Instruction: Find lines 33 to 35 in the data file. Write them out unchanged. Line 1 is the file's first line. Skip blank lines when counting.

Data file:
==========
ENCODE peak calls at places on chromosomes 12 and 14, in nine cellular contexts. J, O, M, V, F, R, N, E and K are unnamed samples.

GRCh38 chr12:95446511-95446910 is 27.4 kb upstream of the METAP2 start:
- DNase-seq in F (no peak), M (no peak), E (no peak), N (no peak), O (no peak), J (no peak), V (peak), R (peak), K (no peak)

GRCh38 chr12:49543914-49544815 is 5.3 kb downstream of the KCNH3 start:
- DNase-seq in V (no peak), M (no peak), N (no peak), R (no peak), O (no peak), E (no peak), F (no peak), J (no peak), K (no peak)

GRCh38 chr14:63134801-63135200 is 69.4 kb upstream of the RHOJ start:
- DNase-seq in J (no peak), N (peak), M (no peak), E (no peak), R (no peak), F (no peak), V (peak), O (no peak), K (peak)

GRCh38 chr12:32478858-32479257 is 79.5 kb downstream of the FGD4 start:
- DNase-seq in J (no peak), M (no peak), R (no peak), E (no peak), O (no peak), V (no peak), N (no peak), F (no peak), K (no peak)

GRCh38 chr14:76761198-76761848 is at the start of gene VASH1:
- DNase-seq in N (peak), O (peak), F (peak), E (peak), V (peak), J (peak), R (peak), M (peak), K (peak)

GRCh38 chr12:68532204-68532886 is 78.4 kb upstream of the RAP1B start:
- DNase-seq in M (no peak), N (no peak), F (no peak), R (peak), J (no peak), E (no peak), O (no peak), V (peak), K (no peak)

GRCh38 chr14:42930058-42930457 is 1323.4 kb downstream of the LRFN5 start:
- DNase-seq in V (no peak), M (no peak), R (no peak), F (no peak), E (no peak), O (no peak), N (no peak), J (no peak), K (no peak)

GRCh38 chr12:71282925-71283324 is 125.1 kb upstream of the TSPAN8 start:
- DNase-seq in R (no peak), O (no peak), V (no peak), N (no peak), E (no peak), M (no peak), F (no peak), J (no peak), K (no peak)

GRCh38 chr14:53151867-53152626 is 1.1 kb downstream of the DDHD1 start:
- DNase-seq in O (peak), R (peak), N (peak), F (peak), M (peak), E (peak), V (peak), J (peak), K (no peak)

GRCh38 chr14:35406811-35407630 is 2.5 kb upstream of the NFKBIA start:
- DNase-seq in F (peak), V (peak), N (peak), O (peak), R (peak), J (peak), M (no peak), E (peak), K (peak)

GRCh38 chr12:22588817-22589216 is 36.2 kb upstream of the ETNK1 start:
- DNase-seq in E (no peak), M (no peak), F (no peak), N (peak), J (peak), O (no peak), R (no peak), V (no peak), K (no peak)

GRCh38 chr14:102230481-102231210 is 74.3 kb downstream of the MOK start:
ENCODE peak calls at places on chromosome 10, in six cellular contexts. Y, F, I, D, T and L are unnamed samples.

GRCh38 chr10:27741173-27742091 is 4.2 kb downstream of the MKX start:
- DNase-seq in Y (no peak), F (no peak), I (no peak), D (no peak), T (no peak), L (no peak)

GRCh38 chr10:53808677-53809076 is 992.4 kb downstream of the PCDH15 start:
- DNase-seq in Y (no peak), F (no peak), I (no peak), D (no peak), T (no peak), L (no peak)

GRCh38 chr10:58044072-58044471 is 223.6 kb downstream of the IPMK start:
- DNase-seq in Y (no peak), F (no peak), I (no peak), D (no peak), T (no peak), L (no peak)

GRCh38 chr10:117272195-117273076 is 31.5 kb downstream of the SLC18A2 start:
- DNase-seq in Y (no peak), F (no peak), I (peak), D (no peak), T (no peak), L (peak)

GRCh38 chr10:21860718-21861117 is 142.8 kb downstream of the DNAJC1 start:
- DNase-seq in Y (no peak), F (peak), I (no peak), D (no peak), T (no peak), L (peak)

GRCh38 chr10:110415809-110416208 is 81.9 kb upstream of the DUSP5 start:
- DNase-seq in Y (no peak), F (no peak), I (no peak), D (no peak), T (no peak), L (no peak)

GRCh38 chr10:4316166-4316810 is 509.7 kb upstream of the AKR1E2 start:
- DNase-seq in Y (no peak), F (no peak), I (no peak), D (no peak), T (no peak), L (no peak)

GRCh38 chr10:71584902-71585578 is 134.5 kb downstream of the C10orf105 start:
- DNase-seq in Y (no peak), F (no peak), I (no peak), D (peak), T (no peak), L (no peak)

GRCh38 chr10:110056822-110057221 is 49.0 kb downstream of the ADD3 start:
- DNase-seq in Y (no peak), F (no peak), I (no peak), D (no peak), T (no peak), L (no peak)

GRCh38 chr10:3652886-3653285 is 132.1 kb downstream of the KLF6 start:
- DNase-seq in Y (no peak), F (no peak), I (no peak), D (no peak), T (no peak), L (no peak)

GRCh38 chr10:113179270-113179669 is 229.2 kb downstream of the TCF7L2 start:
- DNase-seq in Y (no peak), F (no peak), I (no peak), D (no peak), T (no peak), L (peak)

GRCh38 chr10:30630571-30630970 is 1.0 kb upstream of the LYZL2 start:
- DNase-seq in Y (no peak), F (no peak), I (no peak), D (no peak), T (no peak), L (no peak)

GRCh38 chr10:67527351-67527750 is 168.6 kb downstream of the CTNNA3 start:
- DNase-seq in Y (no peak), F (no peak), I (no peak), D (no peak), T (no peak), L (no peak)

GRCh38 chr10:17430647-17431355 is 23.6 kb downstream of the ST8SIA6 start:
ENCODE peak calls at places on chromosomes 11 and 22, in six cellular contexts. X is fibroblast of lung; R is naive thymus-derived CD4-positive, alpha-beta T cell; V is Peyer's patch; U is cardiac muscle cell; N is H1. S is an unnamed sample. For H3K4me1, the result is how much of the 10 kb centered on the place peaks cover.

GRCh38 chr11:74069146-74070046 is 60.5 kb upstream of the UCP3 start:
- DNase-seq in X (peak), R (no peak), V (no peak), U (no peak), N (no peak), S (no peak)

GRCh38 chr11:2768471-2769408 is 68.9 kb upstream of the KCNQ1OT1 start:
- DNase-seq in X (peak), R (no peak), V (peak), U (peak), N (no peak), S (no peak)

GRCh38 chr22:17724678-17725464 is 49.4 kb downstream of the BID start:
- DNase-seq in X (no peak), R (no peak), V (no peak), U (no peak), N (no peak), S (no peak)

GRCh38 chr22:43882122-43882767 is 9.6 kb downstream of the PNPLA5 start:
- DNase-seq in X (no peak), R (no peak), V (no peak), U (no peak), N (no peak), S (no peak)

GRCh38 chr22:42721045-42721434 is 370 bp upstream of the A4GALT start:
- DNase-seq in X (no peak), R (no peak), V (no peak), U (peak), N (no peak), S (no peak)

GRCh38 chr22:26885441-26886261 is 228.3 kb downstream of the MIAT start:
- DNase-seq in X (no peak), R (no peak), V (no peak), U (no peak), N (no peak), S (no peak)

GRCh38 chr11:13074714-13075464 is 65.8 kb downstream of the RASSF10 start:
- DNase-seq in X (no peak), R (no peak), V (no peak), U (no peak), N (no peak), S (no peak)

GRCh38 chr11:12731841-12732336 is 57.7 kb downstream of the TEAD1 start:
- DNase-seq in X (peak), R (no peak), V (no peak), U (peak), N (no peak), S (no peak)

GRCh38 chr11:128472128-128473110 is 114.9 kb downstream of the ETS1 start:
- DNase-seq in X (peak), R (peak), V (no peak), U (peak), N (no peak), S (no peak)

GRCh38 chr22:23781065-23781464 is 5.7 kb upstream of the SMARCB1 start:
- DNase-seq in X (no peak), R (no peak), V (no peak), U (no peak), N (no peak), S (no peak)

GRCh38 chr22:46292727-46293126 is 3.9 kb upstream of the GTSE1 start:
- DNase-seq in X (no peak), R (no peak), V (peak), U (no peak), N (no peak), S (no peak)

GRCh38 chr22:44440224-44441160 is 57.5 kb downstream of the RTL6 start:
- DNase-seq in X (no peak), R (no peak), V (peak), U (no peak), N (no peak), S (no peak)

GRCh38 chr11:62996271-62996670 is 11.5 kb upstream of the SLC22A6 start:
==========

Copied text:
- DNase-seq in Y (no peak), F (no peak), I (peak), D (no peak), T (no peak), L (peak)

GRCh38 chr10:21860718-21861117 is 142.8 kb downstream of the DNAJC1 start:
- DNase-seq in Y (no peak), F (peak), I (no peak), D (no peak), T (no peak), L (peak)